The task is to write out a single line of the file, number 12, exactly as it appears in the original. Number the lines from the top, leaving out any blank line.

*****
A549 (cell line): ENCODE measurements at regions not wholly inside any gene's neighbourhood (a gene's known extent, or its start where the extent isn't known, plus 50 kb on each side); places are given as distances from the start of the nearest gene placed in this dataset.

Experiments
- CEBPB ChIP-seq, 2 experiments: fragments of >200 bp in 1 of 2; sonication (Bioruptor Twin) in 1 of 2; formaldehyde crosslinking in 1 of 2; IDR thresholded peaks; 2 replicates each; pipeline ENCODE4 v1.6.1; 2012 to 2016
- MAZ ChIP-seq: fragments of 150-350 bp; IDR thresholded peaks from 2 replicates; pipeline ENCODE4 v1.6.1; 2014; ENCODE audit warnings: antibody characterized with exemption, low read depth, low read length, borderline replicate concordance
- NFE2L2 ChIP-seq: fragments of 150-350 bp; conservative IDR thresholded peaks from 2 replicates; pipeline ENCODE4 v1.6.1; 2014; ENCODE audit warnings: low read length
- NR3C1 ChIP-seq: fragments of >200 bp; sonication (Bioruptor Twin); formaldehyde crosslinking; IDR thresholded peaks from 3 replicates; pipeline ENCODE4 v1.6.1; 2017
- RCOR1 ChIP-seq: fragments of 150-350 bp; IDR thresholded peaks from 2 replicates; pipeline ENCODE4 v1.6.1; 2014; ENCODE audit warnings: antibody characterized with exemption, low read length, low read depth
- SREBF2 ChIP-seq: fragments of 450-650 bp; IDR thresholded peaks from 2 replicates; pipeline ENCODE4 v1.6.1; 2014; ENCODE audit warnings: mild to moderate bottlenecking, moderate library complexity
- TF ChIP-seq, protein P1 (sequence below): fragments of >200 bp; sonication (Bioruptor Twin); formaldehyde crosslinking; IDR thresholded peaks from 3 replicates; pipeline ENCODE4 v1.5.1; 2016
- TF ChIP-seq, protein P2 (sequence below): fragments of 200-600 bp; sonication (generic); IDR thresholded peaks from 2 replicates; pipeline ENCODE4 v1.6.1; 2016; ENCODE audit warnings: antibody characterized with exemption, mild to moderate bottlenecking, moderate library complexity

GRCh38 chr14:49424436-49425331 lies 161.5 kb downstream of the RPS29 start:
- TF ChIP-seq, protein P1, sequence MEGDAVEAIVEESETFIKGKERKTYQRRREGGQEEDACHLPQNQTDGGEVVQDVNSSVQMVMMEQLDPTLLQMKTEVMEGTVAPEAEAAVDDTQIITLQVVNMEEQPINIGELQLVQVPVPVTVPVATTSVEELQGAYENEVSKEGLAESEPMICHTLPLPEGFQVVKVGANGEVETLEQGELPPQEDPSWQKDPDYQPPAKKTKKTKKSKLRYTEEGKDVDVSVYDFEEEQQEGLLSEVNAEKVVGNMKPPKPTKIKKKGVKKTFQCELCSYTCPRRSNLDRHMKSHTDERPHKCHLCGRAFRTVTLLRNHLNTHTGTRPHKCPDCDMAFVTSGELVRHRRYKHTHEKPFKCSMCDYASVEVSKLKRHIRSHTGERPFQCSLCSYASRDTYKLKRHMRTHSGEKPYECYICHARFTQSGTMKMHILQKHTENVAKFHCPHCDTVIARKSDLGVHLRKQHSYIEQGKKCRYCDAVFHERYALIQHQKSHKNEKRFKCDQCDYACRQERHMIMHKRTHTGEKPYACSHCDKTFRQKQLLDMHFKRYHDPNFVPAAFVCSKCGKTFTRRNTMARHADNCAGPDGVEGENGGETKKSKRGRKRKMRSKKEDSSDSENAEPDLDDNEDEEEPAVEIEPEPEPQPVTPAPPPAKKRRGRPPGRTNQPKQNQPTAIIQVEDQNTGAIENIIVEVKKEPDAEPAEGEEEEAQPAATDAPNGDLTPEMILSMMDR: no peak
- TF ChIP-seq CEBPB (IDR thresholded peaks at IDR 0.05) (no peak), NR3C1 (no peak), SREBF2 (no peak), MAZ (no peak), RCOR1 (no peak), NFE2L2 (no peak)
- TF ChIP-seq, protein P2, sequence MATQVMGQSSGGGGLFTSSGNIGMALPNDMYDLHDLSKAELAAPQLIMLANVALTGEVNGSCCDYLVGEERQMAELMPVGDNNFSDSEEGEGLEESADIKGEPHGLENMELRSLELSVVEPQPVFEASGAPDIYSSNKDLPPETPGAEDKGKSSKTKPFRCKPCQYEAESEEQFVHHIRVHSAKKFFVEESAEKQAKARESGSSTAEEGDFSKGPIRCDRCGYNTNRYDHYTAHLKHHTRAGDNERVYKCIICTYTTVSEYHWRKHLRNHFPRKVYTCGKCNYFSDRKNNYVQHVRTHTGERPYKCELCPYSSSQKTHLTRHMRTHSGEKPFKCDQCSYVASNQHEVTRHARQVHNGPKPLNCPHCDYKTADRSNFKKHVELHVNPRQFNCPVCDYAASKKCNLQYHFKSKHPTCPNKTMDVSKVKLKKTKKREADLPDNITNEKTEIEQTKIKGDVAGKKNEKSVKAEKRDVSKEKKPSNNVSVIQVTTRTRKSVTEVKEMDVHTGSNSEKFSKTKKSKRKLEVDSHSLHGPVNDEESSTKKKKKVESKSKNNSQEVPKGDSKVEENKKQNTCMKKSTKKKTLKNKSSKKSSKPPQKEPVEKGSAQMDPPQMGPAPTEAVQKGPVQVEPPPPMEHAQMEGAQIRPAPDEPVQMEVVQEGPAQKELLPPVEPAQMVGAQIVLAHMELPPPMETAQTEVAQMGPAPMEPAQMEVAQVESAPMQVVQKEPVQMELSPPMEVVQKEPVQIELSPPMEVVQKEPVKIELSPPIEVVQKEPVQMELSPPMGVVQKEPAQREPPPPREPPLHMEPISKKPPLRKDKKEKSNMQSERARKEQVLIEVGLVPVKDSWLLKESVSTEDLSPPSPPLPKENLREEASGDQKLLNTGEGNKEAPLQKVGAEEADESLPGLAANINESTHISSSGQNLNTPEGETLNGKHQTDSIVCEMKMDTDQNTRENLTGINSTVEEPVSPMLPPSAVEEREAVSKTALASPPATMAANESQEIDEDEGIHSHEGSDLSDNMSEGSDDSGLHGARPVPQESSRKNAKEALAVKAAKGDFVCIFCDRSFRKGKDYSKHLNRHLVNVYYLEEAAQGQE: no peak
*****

- TF ChIP-seq, protein P1, sequence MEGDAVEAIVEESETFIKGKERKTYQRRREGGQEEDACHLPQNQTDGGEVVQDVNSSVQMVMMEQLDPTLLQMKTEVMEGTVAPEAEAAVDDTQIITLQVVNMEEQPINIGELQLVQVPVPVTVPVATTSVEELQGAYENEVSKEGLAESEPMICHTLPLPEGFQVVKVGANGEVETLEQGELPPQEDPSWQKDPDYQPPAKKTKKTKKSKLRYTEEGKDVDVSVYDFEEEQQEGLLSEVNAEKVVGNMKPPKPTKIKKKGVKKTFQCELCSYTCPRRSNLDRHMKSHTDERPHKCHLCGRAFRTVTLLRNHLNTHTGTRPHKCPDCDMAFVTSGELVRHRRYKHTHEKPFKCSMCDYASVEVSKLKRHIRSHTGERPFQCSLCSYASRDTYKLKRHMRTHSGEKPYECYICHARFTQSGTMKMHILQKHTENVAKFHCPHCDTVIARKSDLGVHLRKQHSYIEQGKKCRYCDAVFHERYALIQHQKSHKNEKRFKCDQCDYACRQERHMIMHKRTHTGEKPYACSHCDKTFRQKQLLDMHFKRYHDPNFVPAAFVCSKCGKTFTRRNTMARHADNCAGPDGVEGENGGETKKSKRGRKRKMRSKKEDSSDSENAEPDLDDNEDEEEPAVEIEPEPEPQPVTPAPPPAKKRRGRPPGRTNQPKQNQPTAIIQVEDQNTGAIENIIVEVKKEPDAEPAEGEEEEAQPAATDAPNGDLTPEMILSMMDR: no peak